News - Apr 13, 2023 Tuvalu Department of Waste Test Innovative Asbestos Analyzer
The Tuvalu Department of Waste Management (DWM) tested a new diagnostic tool, called the microPHAZIR AS Asbestos Analyzer, with the assistance from the PacWaste Plus programme technical officers and supported by consultant Ms. Samantha O’Callaghan of HIBBS, during a Mission to Tuvalu in late March.
This innovative tool enables in-field, rapid screening, to identify and confirm the presence of asbestos in under 10 seconds, and identification of all six types of regulated asbestos fibers which include chrysotile, crocidolite, anthophyllite, tremolite, actinolite, and amosite.
Prolonged exposure to asbestos increases the risk of developing lung disease, from asbestos fibers released into the air by the disturbance of asbestos-containing material during product use, demolition work, debris from natural disasters, building or home maintenance, repair, remodeling, and the recycling of construction materials.
To help understand the location and quantity of asbestos throughout its nine islands and to better manage asbestos removal from communities, the Tuvalu DWM is proposing to utilise PacWaste Plus investment for a project to enable their department to use this new technology to determine asbestos in “real time” which may reduce reliance on expensive and lengthy laboratory assessments overseas.
“Undertaking asbestos assessments is very difficult in Tuvalu. We do not have laboratory equipment and it is difficult and expensive for external specialists to visit our outer islands to complete assessments,” said Mr Epu Falenga, Director of Waste Management.
“By testing this new technology and having our own staff experience the various steps to effectively undertake asbestos sampling, empowers us to roll out an assessment ourselves across our nine islands. Once we know the location and quantity of asbestos, we can make a plan to remove it, ultimately cleaning Tuvalu of asbestos”.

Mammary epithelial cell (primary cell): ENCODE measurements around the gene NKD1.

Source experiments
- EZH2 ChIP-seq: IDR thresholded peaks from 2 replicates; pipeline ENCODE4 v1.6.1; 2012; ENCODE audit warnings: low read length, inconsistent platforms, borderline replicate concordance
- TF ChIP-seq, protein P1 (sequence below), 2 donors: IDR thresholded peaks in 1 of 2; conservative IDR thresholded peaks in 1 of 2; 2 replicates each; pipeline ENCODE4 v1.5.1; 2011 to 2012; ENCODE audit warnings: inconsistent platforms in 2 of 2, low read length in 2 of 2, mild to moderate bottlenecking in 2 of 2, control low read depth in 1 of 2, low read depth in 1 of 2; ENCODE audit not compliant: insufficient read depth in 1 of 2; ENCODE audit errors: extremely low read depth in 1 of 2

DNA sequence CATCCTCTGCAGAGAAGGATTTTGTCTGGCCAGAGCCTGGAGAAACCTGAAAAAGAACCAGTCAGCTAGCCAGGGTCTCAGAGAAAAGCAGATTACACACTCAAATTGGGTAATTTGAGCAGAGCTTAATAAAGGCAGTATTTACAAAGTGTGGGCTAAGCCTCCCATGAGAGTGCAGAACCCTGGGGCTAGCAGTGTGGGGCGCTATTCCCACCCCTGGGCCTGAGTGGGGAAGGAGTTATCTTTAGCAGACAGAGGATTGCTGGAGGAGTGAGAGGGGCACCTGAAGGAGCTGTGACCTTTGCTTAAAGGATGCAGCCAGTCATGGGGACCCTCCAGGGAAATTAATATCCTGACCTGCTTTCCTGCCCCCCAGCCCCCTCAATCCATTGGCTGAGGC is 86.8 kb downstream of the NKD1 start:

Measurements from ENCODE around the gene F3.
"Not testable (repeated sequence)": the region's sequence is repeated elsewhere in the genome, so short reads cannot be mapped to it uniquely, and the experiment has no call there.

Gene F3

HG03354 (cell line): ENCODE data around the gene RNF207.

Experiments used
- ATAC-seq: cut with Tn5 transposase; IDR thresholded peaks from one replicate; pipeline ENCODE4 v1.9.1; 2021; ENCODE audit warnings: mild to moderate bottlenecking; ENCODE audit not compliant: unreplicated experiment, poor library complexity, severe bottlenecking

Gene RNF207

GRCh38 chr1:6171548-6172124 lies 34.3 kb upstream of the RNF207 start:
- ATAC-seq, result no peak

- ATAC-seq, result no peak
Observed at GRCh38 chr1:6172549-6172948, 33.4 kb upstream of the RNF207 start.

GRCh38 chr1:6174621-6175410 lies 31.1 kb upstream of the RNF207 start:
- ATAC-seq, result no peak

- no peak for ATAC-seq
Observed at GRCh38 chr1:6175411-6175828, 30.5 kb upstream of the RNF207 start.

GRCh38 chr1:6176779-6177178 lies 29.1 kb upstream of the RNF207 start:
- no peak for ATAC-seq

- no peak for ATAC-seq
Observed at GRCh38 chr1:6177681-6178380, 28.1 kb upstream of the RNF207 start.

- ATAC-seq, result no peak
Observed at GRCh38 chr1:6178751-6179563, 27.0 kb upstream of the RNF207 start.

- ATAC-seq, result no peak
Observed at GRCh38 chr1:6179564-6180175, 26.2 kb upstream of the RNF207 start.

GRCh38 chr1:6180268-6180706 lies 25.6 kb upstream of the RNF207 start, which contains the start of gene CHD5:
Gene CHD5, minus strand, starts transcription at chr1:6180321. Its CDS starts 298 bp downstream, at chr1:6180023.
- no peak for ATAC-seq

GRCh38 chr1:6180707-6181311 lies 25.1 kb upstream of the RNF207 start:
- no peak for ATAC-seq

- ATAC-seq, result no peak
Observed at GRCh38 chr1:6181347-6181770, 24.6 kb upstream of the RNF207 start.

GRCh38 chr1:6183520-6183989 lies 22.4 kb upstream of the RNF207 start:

The DWM Director expressed that while they are excited about testing the new rapid diagnostic tool and the many benefits it may bring to help improve asbestos management initiatives, it is essential to first determine the usefulness of this tool in the Pacific environment by confirming test results from Tuvalu.
“We need to be certain on the efficacy of this tool, especially in our island settings and for that we will require further comparative analysis of results and deliberations with our key stakeholders before a strategic decision can be made to procure this analyzer,” added Mr Falenga.
To ensure the effectiveness and accuracy of the microPHAZIR Analyzer, Ms O’Callaghan also took asbestos samples from tested materials in Tuvalu which will be analysed by a laboratory in Australia to compare and confirm test results.
As part of the testing exercise, a capacity building workshop, on the correct way to use the rapid diagnostic tool was delivered by Ms. O’Callaghan to staff of the Tuvalu DWM, along with 10 other government stakeholders from the Department of Customs and Department of Surveying.
A case study will be developed comparing the test results once available. This case study will be shared on the PacWaste Plus website when published.